Basic Information About Service Dogs
Service animal describes any animal that is individually trained to do work or perform
tasks for the benefit of a person with a disability.
Service dog, adapted from the term service animal, is a species-specific term to
generically describe any dog in the role of service animal. While the term "service
animal" is legally defined, some organizations use the term "assistance animal" or
The terminology used to label specific types of work dogs perform for people with
disabilities has not been standardized. For example, a dog trained to help a person walk
might be referred to by different sources as a "mobility dog", a "walker dog", or a
"support dog." In addition to the wide variety of terms used, many service dogs are
cross-trained to perform more than one category of work (such as guide and mobility for a
person who is blind and has severe arthritis) and labeling them by the work they do
Many individuals choose to identify their service animal generically (as "service
animals", "service dogs", "service cats," etc.) because it identifies the roles of the
animals without disclosing the nature of the persons' disabilities, and it is consistent
with the terminology of the laws that protect them.
Are animals legally defined (Americans With Disabilities Act, 1990) and are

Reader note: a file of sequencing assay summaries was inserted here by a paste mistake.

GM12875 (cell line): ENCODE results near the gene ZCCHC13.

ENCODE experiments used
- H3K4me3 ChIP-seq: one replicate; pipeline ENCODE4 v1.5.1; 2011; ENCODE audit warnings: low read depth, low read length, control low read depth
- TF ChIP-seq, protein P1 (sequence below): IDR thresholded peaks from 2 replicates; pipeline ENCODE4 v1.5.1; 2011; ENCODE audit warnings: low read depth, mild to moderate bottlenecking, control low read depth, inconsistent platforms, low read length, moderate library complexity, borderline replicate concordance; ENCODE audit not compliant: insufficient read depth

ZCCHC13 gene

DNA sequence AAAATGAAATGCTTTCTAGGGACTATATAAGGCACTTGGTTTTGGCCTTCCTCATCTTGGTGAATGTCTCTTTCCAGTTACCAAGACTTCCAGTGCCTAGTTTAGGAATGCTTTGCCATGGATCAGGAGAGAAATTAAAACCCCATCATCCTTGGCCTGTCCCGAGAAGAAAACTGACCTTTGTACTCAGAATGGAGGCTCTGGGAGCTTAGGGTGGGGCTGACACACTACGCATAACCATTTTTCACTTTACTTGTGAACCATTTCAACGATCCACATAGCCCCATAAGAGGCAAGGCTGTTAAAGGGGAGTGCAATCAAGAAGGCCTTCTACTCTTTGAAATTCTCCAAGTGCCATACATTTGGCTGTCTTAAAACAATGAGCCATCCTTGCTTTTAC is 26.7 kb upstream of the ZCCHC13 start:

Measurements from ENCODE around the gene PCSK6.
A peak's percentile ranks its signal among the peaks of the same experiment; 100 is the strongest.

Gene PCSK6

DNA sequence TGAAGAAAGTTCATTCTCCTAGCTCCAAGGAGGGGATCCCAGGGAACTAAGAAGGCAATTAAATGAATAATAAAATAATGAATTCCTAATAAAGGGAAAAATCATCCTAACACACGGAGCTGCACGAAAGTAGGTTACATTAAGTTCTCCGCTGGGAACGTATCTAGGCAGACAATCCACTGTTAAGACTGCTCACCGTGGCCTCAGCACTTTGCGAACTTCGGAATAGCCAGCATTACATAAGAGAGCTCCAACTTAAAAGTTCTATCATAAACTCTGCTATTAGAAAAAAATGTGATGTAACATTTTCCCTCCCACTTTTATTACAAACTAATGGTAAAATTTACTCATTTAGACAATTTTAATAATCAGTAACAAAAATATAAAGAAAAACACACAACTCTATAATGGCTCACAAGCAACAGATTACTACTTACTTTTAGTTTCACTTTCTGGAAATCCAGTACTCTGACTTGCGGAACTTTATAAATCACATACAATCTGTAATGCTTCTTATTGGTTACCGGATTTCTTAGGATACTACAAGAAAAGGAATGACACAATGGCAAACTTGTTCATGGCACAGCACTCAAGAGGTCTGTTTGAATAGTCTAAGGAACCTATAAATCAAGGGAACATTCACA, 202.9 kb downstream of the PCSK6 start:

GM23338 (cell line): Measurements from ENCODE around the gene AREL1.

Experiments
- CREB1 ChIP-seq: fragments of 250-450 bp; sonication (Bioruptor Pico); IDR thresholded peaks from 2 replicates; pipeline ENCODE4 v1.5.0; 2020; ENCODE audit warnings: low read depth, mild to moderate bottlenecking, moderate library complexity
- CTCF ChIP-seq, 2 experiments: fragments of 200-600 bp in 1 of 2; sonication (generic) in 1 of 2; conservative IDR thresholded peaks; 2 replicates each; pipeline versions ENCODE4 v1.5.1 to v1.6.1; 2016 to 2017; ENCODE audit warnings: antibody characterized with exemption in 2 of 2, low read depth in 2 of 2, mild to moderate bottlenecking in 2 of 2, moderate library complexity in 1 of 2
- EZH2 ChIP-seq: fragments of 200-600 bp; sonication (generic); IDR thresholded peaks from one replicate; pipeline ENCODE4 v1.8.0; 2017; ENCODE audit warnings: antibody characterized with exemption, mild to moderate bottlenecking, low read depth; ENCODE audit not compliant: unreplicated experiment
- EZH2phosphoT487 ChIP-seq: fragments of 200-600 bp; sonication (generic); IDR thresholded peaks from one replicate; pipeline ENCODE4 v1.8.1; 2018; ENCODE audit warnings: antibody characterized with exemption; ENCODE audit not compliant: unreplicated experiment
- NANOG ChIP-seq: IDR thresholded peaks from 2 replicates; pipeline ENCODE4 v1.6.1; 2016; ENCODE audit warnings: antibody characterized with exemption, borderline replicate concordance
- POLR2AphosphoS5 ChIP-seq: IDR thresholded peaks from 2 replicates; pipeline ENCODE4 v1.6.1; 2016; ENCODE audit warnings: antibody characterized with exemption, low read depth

trained to meet the disability-related needs of their handlers who have disabilities.
Federal laws protect the rights of individuals with disabilities to be accompanied by
their service animals in public places. Service animals are not considered "pets."
These animals are not legally defined by federal law, but some states have laws defining
therapy animals. They provide people with contact to animals, but are not limited to
working with people who have disabilities. They are usually the personal pets of their
handlers, and work with their handlers to provide services to others. Federal laws have no
provisions for people to be accompanied by therapy animals in places of public
accommodation that have "no pets" policies. Therapy animals usually are not service
These animals are not legally defined, but are accepted as another term for pet.
Likewise, these animals have no legal definition. They often are animals that
did not complete service animal or service dog training due to health, disposition,
trainability, or other factors, and are made available as pets for people who have
disabilities. These animals might or might not meet the definition of service animals.